how i went from hating to loving feminism.
Okay, maybe ‘hating’ is a strong word. Just go with it.
All my life I have been surrounded by men who told me that being a women made me weak, inferior, and even less “cool” than them. And I believed it. I spent my whole childhood trying to keep up with the boys. I was constantly yearning for male validation because that is what they made me think mattered the most. This translated into older me thinking my femininity was something to be was something to be ashamed of rather than celebrated. I ended up not wanting to explore feminism and what it could mean to me. I thought I would be embarrassed to call my self a feminist. I am proud to say that this has changed. I know this may be weird coming from someone writing a blog about feminism, but this the story of how I became the feminist I am today.
In my life I was always rejecting the idea of feminism any time it was brought up. I now know this was because of one thing: ignorance. I did not know the first thing about feminism. My friends would talk about it here and there but I was never educated on it until I enrolled in this amazing Feminist Blogging class. Honestly, I was almost embarrassed to take the class at first but there was something telling me to take it anyway, and I am sure glad I did.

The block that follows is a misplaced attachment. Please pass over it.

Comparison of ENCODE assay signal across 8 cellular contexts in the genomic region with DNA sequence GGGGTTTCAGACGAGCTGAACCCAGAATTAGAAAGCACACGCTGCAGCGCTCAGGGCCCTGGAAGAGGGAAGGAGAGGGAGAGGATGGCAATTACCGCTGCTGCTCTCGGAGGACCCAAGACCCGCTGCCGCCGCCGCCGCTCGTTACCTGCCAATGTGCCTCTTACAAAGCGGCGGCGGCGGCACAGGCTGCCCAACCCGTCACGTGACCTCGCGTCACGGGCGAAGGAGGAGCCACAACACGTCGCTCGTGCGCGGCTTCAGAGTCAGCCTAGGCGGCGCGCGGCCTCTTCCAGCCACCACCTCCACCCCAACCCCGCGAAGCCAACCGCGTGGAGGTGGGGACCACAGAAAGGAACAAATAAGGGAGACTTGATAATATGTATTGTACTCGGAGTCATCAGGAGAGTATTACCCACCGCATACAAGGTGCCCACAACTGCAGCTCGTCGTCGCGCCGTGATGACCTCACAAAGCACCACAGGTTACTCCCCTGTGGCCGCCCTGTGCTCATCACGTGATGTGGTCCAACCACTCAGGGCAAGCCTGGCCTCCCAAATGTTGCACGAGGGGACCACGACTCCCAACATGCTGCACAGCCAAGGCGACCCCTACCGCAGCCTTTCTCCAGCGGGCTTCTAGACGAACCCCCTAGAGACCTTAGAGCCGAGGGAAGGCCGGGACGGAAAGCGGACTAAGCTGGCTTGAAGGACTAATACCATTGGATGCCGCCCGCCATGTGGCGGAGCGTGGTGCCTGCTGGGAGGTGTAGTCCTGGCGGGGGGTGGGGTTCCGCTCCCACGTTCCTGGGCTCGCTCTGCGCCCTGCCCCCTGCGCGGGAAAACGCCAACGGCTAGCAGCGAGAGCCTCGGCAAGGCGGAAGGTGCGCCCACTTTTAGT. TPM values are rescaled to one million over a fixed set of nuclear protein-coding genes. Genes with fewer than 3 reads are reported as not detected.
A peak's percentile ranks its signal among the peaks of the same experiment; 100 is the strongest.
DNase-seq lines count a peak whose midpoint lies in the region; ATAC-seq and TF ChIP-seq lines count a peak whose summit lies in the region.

I thought feminism was just for people who felt very strongly about being independent and speaking out about women’s issues. I did not realize how diverse of a term it actually is. I now realize that feminism is for everybody and that feminism can mean very different things for each and every person. You can make it a huge part of your life or not. There are no rules for feminism. You do not have to be a certain type of person. You do not even have to be a woman.
All of this taught me not to be embarrassed of the word feminism. I have decided to embrace it. I am making it my own. It doesn’t matter what any of the boys in my life make me think. Their toxic masculinity will no longer tell me how to live my life. I am breaking out of my own toxic cycle of believing that to be feminine means to be weak. I do not need to keep up with the boys. Im sticking with the girls now.